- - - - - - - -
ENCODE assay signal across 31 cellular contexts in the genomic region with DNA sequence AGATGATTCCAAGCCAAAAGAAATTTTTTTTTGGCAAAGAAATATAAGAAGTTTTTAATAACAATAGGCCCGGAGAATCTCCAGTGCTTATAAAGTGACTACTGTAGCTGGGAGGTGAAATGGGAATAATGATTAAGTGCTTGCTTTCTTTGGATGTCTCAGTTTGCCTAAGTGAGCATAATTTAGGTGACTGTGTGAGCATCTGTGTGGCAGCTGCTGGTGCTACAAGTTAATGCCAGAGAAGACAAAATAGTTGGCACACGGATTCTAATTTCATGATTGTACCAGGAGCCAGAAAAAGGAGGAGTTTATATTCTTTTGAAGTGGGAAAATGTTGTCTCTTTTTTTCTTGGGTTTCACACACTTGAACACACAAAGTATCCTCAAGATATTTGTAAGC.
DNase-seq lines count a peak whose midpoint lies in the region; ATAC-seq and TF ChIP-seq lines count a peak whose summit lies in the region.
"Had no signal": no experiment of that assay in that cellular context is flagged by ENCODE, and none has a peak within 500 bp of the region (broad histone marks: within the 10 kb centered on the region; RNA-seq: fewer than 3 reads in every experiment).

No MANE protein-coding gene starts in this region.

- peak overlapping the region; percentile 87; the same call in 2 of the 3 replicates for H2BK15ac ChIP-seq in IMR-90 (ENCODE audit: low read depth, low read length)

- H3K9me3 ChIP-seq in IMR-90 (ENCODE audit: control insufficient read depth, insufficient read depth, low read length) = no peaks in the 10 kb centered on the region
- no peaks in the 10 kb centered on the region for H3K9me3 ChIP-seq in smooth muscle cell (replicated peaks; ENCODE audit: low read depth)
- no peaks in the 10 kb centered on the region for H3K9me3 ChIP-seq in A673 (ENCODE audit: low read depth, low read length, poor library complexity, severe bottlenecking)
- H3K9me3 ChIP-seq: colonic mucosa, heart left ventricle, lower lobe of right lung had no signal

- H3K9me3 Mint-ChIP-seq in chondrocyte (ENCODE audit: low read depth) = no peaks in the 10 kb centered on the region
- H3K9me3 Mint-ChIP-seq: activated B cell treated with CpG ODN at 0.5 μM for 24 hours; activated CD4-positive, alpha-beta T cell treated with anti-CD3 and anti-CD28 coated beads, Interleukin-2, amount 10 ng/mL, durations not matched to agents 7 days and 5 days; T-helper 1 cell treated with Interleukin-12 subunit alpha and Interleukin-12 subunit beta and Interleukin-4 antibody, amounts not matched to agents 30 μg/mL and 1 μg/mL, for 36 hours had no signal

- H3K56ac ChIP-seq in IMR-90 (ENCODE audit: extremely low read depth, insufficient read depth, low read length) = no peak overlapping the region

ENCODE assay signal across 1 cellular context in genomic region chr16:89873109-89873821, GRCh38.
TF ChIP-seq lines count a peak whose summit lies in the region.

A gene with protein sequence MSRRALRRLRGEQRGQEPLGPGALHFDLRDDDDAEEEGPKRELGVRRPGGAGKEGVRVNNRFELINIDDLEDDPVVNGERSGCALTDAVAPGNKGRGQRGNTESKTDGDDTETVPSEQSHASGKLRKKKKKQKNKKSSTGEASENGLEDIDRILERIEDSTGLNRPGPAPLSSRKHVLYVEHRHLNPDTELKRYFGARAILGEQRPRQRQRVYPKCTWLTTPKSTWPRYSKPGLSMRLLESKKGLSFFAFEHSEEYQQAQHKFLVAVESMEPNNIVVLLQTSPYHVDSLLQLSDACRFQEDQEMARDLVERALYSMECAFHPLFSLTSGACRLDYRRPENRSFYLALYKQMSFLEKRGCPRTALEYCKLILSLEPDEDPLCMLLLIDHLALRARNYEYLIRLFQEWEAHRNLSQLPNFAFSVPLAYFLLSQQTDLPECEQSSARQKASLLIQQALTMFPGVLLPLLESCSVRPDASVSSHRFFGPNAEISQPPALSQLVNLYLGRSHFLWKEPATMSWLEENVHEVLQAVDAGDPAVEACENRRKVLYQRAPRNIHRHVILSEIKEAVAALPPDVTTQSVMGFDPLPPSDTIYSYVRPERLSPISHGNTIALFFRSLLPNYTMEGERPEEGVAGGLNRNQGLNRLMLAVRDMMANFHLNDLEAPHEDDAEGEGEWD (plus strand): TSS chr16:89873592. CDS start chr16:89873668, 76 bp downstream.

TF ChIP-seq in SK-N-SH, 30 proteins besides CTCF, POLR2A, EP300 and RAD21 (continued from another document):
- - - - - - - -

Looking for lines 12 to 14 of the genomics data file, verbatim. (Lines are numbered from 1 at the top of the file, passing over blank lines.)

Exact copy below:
- H3K56ac ChIP-seq in IMR-90 (ENCODE audit: extremely low read depth, insufficient read depth, low read length) = no peak overlapping the region

ENCODE assay signal across 1 cellular context in genomic region chr16:89873109-89873821, GRCh38.
TF ChIP-seq lines count a peak whose summit lies in the region.